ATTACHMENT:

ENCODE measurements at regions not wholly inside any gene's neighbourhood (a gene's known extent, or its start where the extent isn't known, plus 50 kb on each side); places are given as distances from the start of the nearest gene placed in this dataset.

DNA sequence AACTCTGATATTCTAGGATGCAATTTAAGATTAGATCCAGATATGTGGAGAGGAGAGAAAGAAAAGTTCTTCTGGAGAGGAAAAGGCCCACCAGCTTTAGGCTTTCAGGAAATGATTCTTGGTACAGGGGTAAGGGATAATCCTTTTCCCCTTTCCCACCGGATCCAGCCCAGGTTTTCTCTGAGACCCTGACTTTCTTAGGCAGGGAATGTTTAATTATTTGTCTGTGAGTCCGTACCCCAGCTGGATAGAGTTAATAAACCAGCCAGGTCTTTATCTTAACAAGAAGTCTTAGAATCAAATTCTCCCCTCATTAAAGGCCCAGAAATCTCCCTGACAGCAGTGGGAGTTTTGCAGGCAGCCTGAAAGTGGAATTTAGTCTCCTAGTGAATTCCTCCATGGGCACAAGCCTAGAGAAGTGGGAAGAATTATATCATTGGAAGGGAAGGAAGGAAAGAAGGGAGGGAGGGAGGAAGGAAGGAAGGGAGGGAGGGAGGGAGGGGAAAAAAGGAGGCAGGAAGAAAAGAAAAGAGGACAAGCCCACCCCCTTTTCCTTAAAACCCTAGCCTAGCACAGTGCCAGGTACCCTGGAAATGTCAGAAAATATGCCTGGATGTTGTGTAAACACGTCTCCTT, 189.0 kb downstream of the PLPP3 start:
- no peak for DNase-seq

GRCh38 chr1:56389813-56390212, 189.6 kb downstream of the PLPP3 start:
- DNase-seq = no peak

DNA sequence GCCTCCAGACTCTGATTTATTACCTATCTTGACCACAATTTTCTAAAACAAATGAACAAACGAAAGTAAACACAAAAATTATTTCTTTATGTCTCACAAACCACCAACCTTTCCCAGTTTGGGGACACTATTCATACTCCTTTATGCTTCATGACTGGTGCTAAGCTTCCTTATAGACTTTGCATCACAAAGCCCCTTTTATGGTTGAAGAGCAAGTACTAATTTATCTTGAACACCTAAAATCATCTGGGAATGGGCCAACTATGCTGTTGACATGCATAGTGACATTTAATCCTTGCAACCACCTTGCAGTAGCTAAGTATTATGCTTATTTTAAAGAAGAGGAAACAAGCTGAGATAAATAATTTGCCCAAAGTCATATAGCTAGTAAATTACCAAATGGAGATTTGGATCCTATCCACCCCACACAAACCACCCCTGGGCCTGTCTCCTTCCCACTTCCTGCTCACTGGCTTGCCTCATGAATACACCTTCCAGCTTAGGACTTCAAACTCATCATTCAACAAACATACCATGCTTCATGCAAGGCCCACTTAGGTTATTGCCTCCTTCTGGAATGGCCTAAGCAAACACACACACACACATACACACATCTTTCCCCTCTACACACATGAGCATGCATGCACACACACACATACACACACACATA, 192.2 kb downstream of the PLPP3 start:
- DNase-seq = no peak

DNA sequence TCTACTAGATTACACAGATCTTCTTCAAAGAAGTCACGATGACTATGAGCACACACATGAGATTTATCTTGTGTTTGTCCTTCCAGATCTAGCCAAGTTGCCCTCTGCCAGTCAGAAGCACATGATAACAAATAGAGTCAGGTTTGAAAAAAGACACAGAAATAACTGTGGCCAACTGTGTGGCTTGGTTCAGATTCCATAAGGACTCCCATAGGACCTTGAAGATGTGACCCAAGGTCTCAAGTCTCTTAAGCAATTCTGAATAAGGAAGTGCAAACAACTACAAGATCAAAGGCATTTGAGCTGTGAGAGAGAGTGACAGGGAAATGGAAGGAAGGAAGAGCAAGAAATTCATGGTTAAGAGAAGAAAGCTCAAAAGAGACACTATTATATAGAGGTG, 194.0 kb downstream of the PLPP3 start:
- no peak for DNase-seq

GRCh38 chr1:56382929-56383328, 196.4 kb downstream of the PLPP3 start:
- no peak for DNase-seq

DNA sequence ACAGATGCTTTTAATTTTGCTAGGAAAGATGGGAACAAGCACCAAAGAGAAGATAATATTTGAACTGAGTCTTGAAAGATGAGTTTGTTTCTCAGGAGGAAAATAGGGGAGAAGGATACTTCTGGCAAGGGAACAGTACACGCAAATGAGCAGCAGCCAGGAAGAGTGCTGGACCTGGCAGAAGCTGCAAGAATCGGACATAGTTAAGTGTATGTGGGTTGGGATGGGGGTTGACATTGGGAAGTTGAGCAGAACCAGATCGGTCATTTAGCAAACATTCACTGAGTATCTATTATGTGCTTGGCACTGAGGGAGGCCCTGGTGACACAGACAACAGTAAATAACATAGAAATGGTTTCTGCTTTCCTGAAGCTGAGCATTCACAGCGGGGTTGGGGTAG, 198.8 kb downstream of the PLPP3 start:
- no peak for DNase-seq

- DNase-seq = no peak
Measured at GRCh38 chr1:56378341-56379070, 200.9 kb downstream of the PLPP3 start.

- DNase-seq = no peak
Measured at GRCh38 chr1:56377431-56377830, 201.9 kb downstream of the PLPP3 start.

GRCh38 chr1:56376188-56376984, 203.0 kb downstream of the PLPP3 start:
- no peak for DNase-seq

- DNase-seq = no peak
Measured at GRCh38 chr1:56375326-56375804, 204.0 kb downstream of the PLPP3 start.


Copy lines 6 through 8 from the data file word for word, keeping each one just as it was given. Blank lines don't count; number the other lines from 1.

DNA sequence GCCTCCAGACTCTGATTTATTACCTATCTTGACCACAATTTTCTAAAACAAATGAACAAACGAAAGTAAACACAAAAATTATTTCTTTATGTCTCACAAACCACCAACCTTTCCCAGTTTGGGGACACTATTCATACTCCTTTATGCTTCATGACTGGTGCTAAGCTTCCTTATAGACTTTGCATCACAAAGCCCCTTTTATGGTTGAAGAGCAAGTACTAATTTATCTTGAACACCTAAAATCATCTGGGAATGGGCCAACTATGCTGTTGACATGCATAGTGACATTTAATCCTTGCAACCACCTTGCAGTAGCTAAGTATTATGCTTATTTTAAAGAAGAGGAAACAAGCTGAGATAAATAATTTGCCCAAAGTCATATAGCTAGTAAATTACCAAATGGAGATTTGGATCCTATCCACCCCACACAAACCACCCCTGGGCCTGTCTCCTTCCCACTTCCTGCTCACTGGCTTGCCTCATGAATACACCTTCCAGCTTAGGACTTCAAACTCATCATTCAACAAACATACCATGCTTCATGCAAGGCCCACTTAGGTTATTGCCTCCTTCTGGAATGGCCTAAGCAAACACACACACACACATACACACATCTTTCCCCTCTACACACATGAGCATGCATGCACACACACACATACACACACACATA, 192.2 kb downstream of the PLPP3 start:
- DNase-seq = no peak

DNA sequence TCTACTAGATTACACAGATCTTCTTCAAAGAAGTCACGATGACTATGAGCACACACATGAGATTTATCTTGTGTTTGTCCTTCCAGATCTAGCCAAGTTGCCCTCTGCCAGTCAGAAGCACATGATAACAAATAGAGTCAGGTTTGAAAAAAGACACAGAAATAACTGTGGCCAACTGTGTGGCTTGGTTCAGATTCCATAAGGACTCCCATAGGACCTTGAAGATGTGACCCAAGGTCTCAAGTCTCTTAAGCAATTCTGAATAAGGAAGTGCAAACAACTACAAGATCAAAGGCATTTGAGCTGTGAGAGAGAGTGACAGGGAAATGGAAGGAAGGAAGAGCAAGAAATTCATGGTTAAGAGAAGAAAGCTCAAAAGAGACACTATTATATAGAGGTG, 194.0 kb downstream of the PLPP3 start: